I found your article and read your beautiful story, it is encouraging! I have been dealing with hand and arm problems since October of 2010 and finally went to a neurologist on Monday. He diagnosed me with focal dystonia and essential tremor. I have been fearful of this and have been experiencing symptoms for a while. I understand the intense emotional correlation with the muscles which make everything spasm and unable to control. I would love to talk to you more about this and pick your brain about how to overcome it. I accept the fact that I have this issue, but I will not accept that this is forever, which is hard to believe sometimes. Hope you’re interested in talking and sharing your information.
Beginning in 2012 I was determined to relieve my tension. I was filled with a mixture of emotions including fear, self doubt, some hope, frustration, anger and depression. In February I started working with Jon and was coached by him on a regular basis for the next year and a half. Along with Jon I began seeing a psychologist on a weekly basis. These two people helped build the spring board to my recovery and I credit both equally with their expertise. When I began working with Jon I was nearly hopeless but excited to have a mentor. Together we worked through some of the confusion and frustration I had been dealing with and he taught me a variety of techniques to help alleviate physical and mental tension.
My therapist helped to unravel obsession, compulsion and depression on a psychological level. The majority of 2012 and 2013 were spent deep in practice and striving to recover. I muscled through all performance and recording situations and experienced a roller coaster of emotions. Sometimes it would be so bad that I would fantasize about giving up. Other times I would feel immense joy and elation for the progress I was making. I worked daily to recover and experienced many ups and downs. I made great strides then out of nowhere my hand would fall apart completely. It felt like one step forward and two steps back. But I continued. I switched my grip and played traditional in my right hand which I did diligently for over a year and a half. Then early in 2014 I became the touring drummer for Painted Palms. I was still experiencing involuntary spasming but it was getting better all the time. I played with the new right hand traditional grip technique on jazz gigs and while on tour with Painted Palms. It looked unusual but I had control. My hand continued to get better and in February of 2015 while walking with a coffee in New York City I realized that it wasn’t shaking. I looked down and voila, no spasming.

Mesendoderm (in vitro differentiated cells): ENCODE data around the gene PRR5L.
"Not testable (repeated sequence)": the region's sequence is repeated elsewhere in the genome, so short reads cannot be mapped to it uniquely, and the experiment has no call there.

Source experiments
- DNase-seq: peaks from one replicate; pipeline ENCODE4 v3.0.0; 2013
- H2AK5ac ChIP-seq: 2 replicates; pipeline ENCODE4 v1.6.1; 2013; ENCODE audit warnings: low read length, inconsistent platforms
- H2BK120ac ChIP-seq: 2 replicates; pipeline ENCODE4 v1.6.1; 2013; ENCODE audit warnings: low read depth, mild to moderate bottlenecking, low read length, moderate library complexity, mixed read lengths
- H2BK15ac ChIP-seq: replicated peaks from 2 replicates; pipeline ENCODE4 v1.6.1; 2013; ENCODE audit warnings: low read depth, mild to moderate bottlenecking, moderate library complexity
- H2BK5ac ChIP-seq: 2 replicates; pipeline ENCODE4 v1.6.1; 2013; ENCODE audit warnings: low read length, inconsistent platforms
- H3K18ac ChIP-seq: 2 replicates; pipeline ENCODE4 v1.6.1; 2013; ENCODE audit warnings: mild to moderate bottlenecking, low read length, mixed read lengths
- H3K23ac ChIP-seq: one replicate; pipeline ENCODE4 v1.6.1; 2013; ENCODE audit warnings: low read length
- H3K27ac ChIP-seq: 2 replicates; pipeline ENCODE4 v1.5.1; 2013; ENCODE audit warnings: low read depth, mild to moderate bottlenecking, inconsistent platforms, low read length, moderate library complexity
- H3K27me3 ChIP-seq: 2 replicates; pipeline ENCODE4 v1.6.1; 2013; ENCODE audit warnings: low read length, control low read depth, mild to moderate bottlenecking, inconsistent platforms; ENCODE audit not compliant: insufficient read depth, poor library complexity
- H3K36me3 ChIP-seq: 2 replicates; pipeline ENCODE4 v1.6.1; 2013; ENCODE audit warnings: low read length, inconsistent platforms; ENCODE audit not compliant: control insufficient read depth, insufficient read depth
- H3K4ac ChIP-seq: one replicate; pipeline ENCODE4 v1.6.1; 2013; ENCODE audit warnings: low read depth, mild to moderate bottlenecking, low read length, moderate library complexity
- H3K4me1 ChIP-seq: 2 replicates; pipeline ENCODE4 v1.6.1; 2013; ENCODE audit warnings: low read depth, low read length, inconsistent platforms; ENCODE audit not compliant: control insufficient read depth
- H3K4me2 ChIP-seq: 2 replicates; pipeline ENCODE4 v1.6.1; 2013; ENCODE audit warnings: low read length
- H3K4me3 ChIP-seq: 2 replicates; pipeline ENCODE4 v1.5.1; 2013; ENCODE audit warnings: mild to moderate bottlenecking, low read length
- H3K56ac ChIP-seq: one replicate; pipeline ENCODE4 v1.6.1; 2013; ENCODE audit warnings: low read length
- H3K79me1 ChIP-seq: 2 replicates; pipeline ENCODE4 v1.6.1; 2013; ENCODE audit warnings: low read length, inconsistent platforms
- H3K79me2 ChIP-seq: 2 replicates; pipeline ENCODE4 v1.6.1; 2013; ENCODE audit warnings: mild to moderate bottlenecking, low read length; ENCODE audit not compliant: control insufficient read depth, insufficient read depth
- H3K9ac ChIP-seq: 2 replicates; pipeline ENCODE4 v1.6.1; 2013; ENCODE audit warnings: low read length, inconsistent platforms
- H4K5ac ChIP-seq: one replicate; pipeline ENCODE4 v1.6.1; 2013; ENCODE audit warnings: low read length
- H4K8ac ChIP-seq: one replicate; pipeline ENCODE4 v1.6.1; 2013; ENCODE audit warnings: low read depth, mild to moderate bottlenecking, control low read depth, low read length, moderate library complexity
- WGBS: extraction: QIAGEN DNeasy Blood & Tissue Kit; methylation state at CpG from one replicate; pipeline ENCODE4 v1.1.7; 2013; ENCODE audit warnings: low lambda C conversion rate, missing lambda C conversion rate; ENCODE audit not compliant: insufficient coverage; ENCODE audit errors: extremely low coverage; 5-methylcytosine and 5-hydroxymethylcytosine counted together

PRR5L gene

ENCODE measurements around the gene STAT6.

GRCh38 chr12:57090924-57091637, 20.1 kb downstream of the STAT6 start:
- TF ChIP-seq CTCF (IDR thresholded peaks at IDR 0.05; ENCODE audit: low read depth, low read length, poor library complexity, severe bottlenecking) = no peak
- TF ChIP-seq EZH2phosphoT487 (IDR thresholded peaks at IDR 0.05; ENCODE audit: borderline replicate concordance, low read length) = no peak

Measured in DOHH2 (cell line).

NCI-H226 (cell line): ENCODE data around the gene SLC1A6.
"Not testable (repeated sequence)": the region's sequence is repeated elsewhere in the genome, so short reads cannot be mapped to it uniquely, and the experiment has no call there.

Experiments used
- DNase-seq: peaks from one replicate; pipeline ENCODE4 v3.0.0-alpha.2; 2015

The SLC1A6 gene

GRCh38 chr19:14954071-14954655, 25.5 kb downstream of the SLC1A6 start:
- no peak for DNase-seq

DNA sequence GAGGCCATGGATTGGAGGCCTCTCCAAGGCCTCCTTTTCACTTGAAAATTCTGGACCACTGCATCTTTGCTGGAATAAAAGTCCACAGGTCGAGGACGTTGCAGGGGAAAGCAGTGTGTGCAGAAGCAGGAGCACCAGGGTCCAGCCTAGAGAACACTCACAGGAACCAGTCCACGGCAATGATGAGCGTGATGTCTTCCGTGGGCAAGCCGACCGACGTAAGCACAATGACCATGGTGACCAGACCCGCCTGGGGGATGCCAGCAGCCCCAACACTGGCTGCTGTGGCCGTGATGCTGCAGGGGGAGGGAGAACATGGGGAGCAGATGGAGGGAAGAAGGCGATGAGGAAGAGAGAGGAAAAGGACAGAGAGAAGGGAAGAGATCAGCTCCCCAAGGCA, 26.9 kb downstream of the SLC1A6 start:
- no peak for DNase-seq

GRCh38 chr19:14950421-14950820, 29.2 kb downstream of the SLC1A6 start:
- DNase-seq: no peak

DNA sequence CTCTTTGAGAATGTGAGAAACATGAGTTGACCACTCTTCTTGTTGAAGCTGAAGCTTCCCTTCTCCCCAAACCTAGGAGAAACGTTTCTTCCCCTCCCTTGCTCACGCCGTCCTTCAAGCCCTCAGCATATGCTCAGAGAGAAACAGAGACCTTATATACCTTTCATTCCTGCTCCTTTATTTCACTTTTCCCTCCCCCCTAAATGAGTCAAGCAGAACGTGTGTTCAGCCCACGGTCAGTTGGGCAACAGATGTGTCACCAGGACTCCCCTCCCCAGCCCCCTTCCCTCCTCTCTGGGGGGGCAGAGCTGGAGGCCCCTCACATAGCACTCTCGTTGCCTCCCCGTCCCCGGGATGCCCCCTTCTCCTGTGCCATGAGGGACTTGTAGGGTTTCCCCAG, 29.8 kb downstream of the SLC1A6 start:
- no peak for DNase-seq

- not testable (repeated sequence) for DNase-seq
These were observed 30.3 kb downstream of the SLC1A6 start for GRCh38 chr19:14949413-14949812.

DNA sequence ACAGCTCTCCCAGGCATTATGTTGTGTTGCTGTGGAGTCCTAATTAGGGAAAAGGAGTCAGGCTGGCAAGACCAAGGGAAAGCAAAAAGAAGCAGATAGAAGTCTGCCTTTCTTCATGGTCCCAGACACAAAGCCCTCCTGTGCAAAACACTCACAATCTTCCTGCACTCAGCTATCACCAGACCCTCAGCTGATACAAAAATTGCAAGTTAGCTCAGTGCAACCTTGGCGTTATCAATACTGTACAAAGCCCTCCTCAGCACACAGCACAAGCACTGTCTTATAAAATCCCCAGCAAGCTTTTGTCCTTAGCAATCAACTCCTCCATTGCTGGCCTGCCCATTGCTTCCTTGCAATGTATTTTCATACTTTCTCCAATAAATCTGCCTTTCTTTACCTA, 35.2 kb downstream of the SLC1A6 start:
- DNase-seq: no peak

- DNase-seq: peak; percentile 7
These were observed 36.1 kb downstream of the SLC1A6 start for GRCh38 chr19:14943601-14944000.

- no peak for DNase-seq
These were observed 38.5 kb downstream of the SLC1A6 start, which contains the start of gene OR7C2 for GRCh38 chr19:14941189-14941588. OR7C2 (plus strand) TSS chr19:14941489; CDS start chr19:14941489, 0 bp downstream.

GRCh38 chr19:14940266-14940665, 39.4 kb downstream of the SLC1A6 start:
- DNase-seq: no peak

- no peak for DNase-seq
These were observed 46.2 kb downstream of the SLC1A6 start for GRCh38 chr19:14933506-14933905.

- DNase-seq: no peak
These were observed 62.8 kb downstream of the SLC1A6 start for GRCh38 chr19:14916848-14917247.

Previous to this I couldn’t hold a glass without shaking uncontrollably. This realization that the tremor could go away was the catalyst to believe that I could recover. From that day forward things got better and better until one day in late 2015 while on tour in Japan, I decided to switch my right hand back to match grip. I was shocked by what I felt. I had regained control.
The time spent working with Jon, my therapist and by exploring my own techniques had paid off. Since late 2015 I continued to strengthen and I applied everything I had learned from my mentors and from my own exploration. This October 2016 marks the end of my focal dystonia and a full and successful recovery. I have regained all control and experience freedom of movement and expression.
Over the course of my rehabilitation I learned many techniques to deal with the ups and downs of dystonia. I had to retrain the way I approached drumming on a physical, mental and emotional level. In conjunction with my mentors, I discovered my own approach which ultimately led me to a full recovery. There were times when I wanted to quit. There we’re times when I doubted I’d ever improve. There were times when I couldn’t handle the intense emotional roller coaster. But looking back on the struggle, I can say that I am grateful. I have become a stronger player because of dystonia and look at it as a positive experience.
I am now living in New York City and am free of tension. I can control my hand, I can choose not think about it, and I am stronger because of the experience.
If you are suffering from TSFD, know that it is a curable condition. If interested I offer video coaching sessions and am thrilled to help share techniques for recovery.
To contact Shaun, send him an .